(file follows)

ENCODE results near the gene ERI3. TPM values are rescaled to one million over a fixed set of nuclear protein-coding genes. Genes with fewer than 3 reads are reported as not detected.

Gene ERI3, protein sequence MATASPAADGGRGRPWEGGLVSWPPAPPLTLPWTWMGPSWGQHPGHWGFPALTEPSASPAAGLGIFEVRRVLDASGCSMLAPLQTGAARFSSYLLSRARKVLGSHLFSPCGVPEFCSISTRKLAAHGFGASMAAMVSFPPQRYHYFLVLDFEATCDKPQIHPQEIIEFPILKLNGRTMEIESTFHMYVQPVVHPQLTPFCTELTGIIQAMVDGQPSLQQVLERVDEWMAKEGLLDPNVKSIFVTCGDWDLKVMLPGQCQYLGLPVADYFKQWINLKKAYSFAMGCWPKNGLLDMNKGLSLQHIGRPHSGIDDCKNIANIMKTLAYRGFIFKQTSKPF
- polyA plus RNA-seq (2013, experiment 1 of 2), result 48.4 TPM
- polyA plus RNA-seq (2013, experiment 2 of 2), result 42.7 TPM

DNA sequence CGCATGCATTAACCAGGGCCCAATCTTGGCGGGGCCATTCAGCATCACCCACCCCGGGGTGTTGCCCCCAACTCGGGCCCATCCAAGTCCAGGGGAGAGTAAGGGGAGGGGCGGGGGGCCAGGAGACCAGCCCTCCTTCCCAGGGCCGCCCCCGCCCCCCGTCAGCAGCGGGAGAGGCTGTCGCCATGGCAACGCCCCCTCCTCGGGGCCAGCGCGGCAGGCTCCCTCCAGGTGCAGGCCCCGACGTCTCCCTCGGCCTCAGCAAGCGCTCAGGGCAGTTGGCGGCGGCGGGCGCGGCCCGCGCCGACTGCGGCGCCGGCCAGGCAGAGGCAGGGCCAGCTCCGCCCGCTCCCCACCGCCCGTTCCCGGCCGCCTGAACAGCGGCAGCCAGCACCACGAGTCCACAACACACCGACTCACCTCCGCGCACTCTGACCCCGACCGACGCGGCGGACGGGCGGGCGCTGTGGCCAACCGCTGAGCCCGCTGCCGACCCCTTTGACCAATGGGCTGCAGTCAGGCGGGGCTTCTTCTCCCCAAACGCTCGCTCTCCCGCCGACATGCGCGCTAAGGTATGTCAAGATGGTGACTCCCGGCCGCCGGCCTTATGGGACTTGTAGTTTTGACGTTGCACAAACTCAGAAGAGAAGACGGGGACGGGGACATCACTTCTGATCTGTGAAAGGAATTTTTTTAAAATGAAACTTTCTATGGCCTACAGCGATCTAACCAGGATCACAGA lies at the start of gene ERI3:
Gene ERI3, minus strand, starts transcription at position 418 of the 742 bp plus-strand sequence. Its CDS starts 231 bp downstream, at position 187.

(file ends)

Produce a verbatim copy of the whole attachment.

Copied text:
ENCODE results near the gene ERI3. TPM values are rescaled to one million over a fixed set of nuclear protein-coding genes. Genes with fewer than 3 reads are reported as not detected.

Gene ERI3, protein sequence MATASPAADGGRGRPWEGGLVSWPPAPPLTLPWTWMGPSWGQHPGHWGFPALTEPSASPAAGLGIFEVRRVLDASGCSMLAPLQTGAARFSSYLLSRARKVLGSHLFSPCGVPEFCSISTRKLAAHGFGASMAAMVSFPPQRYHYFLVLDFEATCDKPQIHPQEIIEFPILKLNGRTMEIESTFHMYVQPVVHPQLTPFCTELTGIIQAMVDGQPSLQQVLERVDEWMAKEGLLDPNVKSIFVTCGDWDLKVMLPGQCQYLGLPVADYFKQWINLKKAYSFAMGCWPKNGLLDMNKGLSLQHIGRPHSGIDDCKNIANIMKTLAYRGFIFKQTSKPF
- polyA plus RNA-seq (2013, experiment 1 of 2), result 48.4 TPM
- polyA plus RNA-seq (2013, experiment 2 of 2), result 42.7 TPM

DNA sequence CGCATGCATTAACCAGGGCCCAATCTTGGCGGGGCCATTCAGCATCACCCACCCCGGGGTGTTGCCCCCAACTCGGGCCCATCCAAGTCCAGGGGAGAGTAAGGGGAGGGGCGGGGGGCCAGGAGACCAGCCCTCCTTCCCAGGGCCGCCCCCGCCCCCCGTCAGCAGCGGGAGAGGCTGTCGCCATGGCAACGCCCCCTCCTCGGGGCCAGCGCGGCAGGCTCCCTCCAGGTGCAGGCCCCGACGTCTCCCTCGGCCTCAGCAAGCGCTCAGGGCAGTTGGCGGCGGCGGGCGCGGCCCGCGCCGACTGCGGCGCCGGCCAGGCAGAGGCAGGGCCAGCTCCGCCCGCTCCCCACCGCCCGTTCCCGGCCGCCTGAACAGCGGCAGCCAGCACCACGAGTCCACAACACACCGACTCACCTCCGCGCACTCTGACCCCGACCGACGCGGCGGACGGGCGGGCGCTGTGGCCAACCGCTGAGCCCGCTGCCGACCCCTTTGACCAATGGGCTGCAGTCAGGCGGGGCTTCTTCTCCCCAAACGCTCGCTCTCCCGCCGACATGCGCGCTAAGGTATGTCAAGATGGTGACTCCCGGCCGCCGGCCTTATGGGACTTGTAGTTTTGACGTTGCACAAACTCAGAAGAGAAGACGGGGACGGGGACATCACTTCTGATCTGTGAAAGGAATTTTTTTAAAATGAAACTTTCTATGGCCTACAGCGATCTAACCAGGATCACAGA lies at the start of gene ERI3:
Gene ERI3, minus strand, starts transcription at position 418 of the 742 bp plus-strand sequence. Its CDS starts 231 bp downstream, at position 187.